Wisconsin Legislature

SCREENSHOT / WISCONSIN DEPARTMENT OF HEALTH SERVICES

In 2020, Wisconsin was thrust into the political spotlight. Serving as a key swing state for the presidential election, playing virtual host to the Democratic National Convention and taking on the national conversation around police reform all put eyes on Wisconsin.

But UW-Milwaukee political science professor Paru Shah says much of Wisconsin politics was characterized by inaction.

Wiseye

Wisconsin Republicans moved ahead Tuesday with a fast-tracked coronavirus response bill that is opposed by Democrats and appears likely to be vetoed by Gov. Tony Evers.

Andy Manis/Getty Images

Wisconsin Assembly Republicans are backing a $100 million coronavirus relief package, about a fifth of what Democratic Gov. Tony Evers wants to spend on fighting the virus.

The Legislature has not met since April, even as virus numbers have spiked in Wisconsin. Assembly Speaker Robin Vos and Assembly Republicans announced their COVID-19 package Tuesday.

Among other measures, the package would double the number of local public health staff who address COVID-19, prohibit COVID-19 test co-payments and establish legislative oversight of the vaccine distribution plan.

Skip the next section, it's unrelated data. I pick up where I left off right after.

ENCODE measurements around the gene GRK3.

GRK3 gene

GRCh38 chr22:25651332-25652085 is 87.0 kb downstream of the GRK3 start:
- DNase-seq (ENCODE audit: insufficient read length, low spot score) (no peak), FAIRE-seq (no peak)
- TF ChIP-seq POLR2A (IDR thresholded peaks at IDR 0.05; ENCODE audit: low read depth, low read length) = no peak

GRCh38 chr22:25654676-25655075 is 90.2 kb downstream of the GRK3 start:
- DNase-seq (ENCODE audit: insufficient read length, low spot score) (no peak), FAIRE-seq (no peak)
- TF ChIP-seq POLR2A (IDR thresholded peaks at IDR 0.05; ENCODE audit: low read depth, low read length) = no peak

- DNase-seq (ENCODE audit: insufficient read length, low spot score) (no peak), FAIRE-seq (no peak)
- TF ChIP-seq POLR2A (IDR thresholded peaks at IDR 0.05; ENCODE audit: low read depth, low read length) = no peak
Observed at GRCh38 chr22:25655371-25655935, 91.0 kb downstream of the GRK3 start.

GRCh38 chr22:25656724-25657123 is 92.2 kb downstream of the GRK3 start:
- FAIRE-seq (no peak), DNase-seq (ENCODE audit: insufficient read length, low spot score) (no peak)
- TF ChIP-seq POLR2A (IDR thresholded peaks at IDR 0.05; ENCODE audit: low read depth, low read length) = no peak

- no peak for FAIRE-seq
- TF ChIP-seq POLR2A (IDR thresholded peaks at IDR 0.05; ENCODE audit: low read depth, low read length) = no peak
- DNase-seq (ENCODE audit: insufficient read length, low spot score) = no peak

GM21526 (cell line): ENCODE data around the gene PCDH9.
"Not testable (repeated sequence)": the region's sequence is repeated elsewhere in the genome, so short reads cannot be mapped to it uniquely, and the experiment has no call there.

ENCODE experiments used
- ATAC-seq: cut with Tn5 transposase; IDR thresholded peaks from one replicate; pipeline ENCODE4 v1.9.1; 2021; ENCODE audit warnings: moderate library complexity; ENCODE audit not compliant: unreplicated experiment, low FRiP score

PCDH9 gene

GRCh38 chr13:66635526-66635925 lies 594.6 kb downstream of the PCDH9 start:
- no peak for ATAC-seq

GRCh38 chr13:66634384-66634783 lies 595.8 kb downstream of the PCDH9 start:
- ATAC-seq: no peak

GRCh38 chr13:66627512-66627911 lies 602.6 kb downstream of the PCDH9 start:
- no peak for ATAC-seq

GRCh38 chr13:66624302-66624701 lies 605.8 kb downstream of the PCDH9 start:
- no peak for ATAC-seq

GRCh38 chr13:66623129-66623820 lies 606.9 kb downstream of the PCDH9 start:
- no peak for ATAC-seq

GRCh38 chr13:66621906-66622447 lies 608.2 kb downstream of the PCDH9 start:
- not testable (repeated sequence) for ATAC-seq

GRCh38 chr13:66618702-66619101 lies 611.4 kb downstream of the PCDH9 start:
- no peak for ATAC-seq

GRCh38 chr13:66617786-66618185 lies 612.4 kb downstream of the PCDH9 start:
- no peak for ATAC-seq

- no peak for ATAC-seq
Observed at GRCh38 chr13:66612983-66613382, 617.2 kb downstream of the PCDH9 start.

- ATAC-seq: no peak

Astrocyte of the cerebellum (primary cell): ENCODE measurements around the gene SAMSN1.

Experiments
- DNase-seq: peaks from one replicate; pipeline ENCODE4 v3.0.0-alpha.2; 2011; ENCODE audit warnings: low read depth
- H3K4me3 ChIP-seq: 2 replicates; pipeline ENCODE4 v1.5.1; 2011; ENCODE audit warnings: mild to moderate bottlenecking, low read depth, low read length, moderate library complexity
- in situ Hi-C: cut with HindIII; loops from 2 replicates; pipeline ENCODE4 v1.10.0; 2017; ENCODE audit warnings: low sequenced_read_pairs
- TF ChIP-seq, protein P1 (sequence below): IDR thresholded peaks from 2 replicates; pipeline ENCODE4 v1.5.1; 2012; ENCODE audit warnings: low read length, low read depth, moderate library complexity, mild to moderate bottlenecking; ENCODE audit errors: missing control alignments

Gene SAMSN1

UBJSP / STOCK.ADOBE.COM

A powerful Republican lawmaker in the Wisconsin Legislature known for his efforts to combat the opioid abuse crisis announced Tuesday that he was resigning to pursue unspecified opportunities in the private sector, causing a surprising shakeup to the leadership of the panel that writes the state budget.

SCREENSHOT / WISCONSIN DEPARTMENT OF HEALTH SERVICES / YOUTUBE

Gov. Tony Evers and Republican Assembly Speaker Robin Vos described their Friday meeting to discuss coronavirus relief measures as productive.

Daderot / Wikimedia

Late last week, the Wisconsin Supreme Court announced its decisions on key cases concerning the power of the state’s executive branch. The rulings effectively limit the power of Wisconsin’s attorney general and overruled several of Gov. Tony Evers' vetoes from the 2019 state budget.

Emily Files / WUWM

There are still a lot of unknowns about how Wisconsin’s K-12 schools will reopen in the fall.